2000 Gary Darnell (9-3)
1999 Gary Darnell (7-5)
1998 Gary Darnell (7-4)
1997 Gary Darnell (8-3)
1996 Dick Flynn (5-6)
1995 Dick Flynn (4-7)
1994 Dick Flynn (9-3)
1993 Al Molde (7-3-1)
1992 Al Molde (7-3-1)
1991 Al Molde (6-5)
1990 Al Molde (7-4)
1989 Jim Harkema (7-3-1)
1988 Jim Harkema (6-3-1)
1987 Jim Harkema (10-2)
1986 Herb Deromedi (5-5)
1985 Herb Deromedi (7-3)
1984 Herb Deromedi (8-2-1)
1983 Herb Deromedi (8-3)
1982 Herb Deromedi (6-4-1)
1981 Herb Deromedi (7-4)
1980 Herb Deromedi (9-2)
1979 Herb Deromedi (10-0-1)
1978 Herb Deromedi (9-2)
1977 Roy Kramer (10-1)
1976 Roy Kramer (7-4)
1975 Roy Kramer (8-2-1)
1974 Bill Doolittle (3-8)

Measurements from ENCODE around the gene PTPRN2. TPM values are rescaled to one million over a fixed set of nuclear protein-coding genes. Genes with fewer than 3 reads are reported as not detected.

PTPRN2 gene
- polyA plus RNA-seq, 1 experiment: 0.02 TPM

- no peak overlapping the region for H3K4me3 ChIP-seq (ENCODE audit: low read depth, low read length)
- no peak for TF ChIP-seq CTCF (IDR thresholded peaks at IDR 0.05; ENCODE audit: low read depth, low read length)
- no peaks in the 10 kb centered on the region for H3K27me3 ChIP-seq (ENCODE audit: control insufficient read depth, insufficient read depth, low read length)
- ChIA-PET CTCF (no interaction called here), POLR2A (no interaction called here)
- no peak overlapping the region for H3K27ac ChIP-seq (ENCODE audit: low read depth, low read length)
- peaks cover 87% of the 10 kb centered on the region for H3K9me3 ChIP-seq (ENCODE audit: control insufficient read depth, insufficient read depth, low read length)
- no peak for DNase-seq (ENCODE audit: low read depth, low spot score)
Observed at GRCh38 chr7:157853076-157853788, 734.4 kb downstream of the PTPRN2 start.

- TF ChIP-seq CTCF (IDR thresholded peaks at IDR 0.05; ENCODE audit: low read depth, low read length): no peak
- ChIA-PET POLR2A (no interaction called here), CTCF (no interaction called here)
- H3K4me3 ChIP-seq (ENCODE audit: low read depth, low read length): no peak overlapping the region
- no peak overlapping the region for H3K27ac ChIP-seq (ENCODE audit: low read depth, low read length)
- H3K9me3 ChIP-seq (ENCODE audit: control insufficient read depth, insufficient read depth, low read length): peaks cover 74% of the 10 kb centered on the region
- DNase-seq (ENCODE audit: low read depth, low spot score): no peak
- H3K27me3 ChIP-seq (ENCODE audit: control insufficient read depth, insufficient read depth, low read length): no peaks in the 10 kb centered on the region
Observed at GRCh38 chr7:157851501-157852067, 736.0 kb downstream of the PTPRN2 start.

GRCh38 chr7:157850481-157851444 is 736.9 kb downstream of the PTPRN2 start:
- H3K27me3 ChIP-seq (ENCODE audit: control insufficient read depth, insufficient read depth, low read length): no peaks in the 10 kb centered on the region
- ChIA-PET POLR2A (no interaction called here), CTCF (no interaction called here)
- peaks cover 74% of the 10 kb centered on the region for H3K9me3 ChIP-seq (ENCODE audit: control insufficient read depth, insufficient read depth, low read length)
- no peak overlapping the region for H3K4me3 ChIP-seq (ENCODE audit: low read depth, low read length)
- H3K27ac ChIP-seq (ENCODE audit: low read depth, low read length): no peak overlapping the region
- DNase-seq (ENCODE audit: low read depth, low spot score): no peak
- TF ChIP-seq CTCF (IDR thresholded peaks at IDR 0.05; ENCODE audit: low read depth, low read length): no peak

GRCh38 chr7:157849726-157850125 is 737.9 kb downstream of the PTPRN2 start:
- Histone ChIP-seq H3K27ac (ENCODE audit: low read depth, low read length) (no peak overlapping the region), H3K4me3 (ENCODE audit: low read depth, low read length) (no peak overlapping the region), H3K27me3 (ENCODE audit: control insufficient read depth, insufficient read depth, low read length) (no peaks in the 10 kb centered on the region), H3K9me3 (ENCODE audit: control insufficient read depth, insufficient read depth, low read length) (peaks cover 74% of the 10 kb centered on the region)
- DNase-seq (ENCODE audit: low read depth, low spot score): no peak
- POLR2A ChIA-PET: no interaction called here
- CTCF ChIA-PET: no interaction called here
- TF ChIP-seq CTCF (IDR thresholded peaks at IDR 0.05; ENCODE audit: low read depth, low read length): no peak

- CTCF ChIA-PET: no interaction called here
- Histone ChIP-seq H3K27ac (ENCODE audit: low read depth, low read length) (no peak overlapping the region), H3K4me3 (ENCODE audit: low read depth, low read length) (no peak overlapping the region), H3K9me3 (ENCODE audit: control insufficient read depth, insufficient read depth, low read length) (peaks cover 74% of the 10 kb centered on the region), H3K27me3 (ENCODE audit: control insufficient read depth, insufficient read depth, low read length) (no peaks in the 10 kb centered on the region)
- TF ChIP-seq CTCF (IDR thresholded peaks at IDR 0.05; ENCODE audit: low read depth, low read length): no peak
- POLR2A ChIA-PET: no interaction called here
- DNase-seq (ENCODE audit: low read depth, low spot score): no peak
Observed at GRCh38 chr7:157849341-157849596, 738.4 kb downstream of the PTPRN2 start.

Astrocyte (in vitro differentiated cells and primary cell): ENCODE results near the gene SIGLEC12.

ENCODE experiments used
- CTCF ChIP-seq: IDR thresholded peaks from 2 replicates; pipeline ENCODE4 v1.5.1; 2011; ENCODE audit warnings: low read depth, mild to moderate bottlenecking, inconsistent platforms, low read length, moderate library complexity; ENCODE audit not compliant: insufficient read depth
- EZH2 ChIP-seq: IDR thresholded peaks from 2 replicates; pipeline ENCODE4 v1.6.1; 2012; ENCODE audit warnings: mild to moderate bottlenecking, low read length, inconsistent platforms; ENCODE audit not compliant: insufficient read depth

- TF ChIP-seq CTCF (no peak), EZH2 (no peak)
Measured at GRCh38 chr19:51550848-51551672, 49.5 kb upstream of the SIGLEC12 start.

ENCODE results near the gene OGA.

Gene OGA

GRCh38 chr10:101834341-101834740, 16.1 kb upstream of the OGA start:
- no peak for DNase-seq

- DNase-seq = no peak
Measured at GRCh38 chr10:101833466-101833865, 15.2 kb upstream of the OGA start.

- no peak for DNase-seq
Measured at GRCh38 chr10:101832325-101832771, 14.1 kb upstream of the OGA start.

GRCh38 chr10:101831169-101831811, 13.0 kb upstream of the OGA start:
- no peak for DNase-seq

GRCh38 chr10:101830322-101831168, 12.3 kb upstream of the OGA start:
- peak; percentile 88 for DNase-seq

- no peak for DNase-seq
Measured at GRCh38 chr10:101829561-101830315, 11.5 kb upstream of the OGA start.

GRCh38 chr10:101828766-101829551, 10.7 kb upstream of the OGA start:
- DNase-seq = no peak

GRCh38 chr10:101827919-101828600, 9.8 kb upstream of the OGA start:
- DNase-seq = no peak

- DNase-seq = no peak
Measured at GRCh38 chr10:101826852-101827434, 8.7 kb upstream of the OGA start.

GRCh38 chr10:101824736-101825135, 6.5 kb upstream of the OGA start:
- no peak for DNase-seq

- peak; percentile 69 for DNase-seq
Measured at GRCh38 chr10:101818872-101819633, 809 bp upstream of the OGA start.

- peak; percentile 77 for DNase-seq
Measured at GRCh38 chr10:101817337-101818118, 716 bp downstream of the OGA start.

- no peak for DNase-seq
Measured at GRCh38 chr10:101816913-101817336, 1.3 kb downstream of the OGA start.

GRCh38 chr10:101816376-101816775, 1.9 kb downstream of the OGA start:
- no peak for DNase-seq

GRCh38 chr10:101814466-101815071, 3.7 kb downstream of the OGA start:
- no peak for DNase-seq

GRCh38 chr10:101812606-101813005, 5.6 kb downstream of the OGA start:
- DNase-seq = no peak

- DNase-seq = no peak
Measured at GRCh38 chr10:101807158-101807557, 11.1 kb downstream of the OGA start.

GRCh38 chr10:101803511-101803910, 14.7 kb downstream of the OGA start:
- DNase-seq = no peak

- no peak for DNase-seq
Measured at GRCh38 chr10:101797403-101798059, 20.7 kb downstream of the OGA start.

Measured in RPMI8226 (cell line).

1973 Bill Doolittle (6-5)
1972 Bill Doolittle (7-3-1)
1971 Bill Doolittle (7-3)
1970 Bill Doolittle (7-3)
1969 Bill Doolittle (4-6)
1968 Bill Doolittle (3-6)
1967 Bill Doolittle (5-4)
1966 Bill Doolittle (7-3)
1965 Bill Doolittle (6-2-1)
1964 Bill Doolittle (3-6)
1963 Merle Schlosser (2-7)
1962 Merle Schlosser (5-4)

That's such a fine list of leaders, we don't even have room for the father of two NFL head coaches, Jack Harbaugh (25-27-3 at Western Michigan, 1982-1986).


Now for the most important component.

Instead of squabbling over who's the No. 3 school in the state of Michigan, we'd automatically leave no doubt. And our upgrades in coaching, facilities, program prestige, the student body, and number of academic majors mean we could actually challenge Michigan and Michigan State for certain players.